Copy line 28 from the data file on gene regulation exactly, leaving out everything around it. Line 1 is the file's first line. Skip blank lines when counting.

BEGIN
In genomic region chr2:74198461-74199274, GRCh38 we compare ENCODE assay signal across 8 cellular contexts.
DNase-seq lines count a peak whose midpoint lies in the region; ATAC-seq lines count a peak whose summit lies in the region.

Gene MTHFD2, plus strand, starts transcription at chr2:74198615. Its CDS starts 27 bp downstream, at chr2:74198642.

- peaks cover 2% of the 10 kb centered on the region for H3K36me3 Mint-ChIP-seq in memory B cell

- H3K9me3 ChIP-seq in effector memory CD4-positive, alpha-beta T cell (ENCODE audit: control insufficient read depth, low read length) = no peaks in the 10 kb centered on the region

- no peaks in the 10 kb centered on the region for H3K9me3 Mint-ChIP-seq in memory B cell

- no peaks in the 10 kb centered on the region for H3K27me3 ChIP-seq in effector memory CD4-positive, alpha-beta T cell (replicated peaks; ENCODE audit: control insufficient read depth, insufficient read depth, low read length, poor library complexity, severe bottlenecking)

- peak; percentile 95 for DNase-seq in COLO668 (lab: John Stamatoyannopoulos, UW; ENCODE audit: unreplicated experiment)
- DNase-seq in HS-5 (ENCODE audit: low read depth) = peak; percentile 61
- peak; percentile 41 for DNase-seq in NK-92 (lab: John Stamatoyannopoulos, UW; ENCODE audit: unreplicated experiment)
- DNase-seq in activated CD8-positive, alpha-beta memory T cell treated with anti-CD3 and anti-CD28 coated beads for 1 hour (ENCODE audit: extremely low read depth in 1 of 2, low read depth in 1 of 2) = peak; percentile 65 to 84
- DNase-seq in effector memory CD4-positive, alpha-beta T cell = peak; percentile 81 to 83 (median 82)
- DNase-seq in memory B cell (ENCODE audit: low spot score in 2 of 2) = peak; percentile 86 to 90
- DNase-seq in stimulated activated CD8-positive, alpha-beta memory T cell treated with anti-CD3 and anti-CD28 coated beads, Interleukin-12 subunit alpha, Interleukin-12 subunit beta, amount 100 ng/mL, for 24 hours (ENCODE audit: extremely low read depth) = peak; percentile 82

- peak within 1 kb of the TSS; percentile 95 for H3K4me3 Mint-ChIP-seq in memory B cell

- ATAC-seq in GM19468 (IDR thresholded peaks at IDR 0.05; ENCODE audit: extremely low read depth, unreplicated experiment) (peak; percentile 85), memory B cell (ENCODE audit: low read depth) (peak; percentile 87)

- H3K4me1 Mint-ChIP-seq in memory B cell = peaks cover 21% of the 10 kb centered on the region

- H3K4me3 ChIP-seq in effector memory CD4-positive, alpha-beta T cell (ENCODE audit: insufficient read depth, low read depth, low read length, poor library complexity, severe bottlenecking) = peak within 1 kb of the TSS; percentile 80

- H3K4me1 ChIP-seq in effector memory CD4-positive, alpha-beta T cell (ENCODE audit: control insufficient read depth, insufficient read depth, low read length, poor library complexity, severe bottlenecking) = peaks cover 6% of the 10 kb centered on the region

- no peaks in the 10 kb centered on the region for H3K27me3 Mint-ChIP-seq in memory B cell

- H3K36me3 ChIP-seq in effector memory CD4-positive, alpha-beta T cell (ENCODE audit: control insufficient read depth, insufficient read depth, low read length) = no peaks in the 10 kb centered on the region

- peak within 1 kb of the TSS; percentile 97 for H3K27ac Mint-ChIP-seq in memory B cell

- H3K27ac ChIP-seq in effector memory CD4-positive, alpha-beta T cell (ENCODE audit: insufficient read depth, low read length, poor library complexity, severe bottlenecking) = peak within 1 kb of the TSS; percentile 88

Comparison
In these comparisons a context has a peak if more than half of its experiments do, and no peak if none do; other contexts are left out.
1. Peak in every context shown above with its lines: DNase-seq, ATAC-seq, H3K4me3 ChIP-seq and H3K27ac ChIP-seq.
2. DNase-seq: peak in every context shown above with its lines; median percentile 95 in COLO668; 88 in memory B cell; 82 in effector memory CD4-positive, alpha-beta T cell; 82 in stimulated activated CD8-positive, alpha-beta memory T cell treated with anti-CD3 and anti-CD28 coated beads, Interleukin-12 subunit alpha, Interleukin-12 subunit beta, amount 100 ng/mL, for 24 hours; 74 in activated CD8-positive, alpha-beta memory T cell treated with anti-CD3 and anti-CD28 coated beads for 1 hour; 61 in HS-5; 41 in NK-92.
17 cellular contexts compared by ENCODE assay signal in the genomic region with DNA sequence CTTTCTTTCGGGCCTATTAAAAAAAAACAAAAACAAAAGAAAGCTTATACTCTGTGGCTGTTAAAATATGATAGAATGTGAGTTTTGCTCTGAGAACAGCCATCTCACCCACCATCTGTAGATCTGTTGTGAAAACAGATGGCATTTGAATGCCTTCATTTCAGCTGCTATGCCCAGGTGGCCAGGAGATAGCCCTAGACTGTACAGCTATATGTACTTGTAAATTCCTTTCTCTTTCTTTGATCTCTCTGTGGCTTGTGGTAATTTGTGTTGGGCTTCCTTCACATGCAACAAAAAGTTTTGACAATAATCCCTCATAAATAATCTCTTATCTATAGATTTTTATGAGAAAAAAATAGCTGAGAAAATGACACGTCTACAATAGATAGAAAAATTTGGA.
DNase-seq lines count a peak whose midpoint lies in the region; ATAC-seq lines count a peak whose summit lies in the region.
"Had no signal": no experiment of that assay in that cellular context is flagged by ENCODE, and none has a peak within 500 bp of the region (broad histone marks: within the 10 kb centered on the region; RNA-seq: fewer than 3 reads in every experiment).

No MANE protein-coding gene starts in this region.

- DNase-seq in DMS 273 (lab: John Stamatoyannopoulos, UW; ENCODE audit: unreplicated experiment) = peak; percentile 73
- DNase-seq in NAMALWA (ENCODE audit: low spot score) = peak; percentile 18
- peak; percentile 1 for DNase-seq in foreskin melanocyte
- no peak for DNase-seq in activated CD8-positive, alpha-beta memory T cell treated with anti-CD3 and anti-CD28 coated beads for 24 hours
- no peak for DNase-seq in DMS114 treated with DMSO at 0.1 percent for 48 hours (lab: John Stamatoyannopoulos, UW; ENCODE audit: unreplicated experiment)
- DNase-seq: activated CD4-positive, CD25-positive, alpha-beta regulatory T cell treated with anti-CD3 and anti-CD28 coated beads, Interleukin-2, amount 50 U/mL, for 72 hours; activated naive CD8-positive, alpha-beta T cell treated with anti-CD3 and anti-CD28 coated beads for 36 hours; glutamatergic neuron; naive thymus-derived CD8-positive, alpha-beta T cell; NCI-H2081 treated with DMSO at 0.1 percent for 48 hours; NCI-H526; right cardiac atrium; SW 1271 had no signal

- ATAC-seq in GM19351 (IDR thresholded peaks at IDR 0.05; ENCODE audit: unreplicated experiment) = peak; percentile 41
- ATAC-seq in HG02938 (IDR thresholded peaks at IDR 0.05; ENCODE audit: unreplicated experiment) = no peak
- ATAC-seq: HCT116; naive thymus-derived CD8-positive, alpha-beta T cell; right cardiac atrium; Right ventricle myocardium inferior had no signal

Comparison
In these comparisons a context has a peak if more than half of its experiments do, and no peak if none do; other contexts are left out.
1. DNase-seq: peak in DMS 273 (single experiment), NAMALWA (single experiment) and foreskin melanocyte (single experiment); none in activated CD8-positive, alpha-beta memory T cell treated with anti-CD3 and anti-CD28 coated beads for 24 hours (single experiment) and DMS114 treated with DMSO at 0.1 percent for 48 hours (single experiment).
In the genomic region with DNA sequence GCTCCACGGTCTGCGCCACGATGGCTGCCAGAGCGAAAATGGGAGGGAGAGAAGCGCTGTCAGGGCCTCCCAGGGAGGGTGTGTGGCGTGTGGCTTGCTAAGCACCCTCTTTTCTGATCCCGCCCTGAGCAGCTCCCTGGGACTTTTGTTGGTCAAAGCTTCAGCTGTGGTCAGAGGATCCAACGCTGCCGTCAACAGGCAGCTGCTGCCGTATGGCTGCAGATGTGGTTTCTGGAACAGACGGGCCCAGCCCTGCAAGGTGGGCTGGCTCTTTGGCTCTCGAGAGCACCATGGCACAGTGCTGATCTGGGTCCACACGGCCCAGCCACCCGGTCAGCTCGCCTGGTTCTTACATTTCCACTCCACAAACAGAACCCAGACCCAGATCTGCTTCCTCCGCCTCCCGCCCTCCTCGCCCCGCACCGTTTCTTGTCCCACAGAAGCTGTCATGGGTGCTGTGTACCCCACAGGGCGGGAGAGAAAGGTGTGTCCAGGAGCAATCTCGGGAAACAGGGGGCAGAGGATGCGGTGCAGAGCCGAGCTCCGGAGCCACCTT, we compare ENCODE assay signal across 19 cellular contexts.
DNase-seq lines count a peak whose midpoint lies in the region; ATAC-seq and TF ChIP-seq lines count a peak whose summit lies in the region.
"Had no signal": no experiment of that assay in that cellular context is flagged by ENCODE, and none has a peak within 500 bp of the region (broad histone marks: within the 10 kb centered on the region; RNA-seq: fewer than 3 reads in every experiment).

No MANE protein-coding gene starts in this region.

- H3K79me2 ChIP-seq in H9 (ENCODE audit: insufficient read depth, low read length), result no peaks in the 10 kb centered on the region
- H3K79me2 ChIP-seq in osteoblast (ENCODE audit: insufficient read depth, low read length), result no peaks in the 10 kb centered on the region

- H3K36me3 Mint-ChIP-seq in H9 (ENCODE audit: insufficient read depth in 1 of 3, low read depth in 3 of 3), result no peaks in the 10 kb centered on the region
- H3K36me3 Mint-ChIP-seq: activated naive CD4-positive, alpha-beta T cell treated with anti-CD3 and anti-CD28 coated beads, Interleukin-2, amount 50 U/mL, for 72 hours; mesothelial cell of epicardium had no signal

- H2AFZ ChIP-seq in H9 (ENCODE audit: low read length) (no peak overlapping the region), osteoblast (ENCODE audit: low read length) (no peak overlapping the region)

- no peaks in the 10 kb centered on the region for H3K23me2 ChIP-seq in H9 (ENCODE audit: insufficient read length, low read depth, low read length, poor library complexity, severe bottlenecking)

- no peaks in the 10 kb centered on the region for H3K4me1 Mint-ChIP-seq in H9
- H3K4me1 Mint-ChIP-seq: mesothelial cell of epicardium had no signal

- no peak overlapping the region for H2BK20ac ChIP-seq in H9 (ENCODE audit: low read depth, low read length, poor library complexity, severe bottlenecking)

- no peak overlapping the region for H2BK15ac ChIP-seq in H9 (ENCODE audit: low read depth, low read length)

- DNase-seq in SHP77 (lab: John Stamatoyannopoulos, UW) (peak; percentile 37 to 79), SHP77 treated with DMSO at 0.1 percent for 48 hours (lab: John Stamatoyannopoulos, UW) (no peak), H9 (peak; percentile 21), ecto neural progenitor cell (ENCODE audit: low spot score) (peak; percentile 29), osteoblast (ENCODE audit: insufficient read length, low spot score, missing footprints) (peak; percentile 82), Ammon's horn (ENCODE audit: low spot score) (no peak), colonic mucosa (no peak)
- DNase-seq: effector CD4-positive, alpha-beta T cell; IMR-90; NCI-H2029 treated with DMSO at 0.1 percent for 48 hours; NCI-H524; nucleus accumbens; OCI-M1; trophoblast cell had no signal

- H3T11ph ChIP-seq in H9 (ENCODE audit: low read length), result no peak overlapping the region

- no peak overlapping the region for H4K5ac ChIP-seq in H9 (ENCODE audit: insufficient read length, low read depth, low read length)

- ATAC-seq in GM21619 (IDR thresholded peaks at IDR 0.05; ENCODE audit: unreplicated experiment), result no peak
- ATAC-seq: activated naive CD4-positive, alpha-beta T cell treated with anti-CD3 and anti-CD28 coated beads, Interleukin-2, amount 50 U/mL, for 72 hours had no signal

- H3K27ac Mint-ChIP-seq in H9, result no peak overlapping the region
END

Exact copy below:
17 cellular contexts compared by ENCODE assay signal in the genomic region with DNA sequence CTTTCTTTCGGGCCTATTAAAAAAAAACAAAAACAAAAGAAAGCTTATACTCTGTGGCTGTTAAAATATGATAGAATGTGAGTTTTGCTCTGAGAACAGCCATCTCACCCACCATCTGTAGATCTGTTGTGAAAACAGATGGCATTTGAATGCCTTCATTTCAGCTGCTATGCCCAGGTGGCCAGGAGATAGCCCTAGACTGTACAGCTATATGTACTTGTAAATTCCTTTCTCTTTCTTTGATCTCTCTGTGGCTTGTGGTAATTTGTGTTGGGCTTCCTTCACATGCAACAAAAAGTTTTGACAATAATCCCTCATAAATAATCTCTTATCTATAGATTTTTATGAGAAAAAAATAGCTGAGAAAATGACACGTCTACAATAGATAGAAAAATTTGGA.